The Wife features a string of reconstructions of the cab ride home at the end of “The Dead.” In two-shots, we see Joan and Joe sitting in the back seat of a limousine scurrying them around Stockholm for various Nobel events. Unable to fully confront the horrid way her husband has misused her talent, Joan does not have a Michael Furey backstory. Instead, she sits silently, as she has for most of her life. Joe, always filling the air with his self-centered anxieties, can therefore never approach Gabriel’s epiphany about his worthlessness.
In a flashback to 1958, Joan takes care of Joe’s and his first wife Carol’s infant in their bedroom. She picks up Joe’s copy of Joyce’s modernist masterpiece, Ulysses (1922). She opens the front cover and caresses the white pages, blank except for Joe’s name scribbled at the top. Joyce’s monstrous novel ends with an astonishing soliloquy by Molly Bloom, who laments the state of womanhood in patriarchal Ireland. Unlike the withheld epiphany in the limousine rides, the ending of The Wife outdoes Molly Bloom in intellectual prowess. Joan finally unleashes her pent-up resentment, screaming at Joe that she is leaving him, and upon their return to the U.S., she will hire a lawyer to divorce him. In his final act of selfishness, Joe has a heart attack and dies in their bed in Stockholm.
On the flight home, Joan has her finest moments as a thinker and a human being. The odious Nathaniel (Christian Slater), Joe’s would-be biographer, comes to talk with Joan and her son, David (Max Irons). Nathaniel continues to troll for juicy material for the book with which he hopes to make himself famous. With icy precision, Joan threatens Nathaniel with legal action if he even intimates that it was her who wrote her husband’s novels. Nathaniel skulks away.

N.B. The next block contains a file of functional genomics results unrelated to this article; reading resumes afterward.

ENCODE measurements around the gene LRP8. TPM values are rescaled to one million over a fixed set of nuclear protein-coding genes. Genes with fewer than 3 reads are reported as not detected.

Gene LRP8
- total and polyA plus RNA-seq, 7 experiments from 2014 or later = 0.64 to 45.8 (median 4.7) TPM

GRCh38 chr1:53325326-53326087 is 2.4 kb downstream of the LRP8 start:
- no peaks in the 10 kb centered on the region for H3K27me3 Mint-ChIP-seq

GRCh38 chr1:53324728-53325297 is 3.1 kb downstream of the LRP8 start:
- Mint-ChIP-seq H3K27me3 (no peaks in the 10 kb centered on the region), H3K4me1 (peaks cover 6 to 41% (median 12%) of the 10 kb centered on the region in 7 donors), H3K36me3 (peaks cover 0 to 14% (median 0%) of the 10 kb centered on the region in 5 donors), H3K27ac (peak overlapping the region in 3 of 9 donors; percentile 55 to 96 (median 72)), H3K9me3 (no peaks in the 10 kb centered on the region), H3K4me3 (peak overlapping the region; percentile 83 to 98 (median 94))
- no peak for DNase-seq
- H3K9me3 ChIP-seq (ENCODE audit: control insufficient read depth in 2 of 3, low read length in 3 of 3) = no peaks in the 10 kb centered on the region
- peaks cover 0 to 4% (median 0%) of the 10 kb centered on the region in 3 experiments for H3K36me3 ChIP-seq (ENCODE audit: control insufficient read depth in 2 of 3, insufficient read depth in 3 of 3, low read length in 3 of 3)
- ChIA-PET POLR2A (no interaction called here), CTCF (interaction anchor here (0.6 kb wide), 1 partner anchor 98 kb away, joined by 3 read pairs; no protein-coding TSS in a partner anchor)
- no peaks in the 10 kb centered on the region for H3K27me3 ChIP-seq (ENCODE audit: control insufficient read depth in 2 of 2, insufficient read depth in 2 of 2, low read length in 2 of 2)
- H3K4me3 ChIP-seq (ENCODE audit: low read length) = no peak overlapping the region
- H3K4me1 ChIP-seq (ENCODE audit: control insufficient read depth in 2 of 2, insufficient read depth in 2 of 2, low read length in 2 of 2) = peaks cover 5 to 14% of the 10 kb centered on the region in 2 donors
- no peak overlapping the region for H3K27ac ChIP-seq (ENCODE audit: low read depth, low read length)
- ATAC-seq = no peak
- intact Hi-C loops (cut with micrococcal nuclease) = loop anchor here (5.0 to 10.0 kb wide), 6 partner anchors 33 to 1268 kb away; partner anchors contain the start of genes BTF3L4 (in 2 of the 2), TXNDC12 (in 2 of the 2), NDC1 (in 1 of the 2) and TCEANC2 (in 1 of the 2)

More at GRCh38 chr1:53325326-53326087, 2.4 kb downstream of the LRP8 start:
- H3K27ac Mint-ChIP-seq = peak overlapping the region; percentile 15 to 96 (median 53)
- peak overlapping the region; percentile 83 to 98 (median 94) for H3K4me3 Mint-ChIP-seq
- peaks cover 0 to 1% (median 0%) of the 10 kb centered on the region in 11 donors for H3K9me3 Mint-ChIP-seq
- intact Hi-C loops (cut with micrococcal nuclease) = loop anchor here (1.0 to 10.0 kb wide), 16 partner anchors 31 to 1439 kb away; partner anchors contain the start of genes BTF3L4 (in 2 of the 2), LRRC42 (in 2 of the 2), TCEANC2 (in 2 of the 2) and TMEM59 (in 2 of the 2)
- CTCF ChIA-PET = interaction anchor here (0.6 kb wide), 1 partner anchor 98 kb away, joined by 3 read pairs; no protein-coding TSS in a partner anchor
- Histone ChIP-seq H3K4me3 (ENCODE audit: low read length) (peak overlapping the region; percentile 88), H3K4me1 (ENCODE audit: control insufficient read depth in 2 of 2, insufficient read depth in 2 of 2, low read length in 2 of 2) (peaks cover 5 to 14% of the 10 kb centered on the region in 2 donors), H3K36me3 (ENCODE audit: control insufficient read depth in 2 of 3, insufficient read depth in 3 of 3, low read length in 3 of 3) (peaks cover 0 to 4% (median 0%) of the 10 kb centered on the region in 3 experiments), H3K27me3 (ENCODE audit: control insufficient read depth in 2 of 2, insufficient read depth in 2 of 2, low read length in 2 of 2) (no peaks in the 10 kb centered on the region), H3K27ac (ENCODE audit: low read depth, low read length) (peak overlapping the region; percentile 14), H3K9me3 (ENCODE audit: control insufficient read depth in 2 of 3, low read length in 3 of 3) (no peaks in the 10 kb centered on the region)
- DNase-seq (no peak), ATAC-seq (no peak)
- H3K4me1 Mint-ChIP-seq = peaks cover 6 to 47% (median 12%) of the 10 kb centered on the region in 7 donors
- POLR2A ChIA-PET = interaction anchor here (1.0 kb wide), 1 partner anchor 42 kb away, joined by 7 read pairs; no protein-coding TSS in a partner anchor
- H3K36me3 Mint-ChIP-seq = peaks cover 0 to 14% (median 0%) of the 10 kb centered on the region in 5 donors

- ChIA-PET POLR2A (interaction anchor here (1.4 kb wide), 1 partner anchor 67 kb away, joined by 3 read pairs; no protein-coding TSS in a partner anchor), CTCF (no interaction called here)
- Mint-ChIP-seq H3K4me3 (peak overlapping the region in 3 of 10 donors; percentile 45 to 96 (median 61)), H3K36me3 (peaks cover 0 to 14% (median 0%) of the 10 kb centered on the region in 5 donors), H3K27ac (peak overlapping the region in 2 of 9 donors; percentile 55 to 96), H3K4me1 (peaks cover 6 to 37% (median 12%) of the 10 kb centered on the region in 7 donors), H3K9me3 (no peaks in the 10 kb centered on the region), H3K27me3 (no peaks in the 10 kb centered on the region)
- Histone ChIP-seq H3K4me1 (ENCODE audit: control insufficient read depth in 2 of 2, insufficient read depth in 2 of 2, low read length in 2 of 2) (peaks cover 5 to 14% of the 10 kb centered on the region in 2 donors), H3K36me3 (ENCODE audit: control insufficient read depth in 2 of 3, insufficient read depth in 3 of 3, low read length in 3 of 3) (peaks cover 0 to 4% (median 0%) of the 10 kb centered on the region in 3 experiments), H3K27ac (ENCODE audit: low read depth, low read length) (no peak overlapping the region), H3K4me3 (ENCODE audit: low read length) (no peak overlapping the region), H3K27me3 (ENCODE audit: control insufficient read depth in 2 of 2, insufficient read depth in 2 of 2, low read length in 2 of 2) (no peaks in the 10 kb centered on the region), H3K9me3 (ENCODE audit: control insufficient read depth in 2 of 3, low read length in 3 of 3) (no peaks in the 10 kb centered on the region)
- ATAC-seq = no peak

The altercation awakens David, who is still curious whether Nathaniel’s theory about the authorship of the books is true. Joan ends by lovingly telling him that, upon their arrival back home, she will sit him and his sister down and tell them the whole story. The film, and the secret Nobel Prize winning novelist herself, saves her greatest act of storytelling for her loved ones, denied to the public within the film, and to us, the public watching the film. Unlike Molly Bloom, Joan will not be lying virtually alone, next to her useless husband. Instead, she will be with her daughter and newly born grandson. She will also finally be able to nurture her son, an aspiring writer who possesses his mother’s talent, finally freed of the anxiety of influence created by his succubus father.
The ending of The Wife thus reconstructs the ending of Ulysses in an astonishingly complex way. On the one hand, both fictions end with Molly and Joan explosively expelling the demons constructed by men’s control over women. On the other, Molly’s modernist stream-of-consciousness rant is replaced by Joan’s mature, controlled mastery over the social space around her. Exorcising her caressing of the white pages of Joe’s copy of Ulysses those many years ago, Joan opens her notebook to two fresh white pages. Neither page contains Joe’s name; Joan is ready to begin a new phase in her writing career. Driven by the force of what surely must be Glenn Close’s first Oscar, Joan ends The Wife as fully deserving of the Nobel Prize in Literature which she has earned, but which will be forever shrouded from the living and the dead.